Summary and Info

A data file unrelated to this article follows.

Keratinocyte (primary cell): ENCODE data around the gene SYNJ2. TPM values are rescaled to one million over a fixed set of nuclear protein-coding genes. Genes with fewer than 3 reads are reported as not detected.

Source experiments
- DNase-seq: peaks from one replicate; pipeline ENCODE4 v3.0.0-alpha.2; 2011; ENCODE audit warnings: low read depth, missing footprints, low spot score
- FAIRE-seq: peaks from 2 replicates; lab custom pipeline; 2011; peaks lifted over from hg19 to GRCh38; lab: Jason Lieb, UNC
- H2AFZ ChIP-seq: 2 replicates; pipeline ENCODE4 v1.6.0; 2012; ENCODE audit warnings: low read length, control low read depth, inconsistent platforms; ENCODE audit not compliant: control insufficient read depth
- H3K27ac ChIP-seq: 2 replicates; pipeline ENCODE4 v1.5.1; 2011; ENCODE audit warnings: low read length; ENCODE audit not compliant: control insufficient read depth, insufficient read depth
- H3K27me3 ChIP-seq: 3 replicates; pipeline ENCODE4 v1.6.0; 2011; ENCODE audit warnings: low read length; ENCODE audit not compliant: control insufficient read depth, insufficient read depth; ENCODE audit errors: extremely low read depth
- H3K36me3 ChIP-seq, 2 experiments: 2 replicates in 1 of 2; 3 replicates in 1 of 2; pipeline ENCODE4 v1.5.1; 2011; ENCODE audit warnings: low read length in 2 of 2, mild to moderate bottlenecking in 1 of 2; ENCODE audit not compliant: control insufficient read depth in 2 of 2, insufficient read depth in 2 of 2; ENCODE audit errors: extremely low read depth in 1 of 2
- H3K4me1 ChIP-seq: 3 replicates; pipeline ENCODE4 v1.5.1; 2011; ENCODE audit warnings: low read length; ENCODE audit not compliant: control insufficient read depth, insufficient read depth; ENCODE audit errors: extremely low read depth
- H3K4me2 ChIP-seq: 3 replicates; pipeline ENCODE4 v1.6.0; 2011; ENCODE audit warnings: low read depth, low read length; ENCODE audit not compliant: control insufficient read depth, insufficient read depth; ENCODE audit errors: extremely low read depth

The present book represents an outstanding text and reference for a very broad audience of senior undergraduate and graduate students, researchers, and practitioners, who are involved in the field of underwater sound - its physical background, today's engineering applications, and its modern important related areas of oceanography, remote sensing, biological characteristics, underwater communications.The internationally renowned authors, Medwin and Clay, have produced a work that reflects the tremendous development in the field over the past two decades, and importantly, addresses it in the broadest possible way, emphasizing its current highly interdisciplinary nature.The reader is given various techniques to solve not merely the "direct problem," for example, to predict the propagation of sound from an essential knowledge of the physical and biological data along the ocean propagation path; but also to find solutions to "inverse problems," whereby the vagaries of underwater sound propagation are used to measure the physical characteristics of the ocean and its boundaries-and sense its fish and zooplankton inhabitants.The book's modern, authoritative nature, its breadth of coverage, and its extensive bibliography-from the earliest use of sound in the sea to present references-make it a unique source for today's acousticians, ocean engineers, physical oceanographers, marine biologists, and for every other individual who wishes to use acoustics to learn more about their fields.
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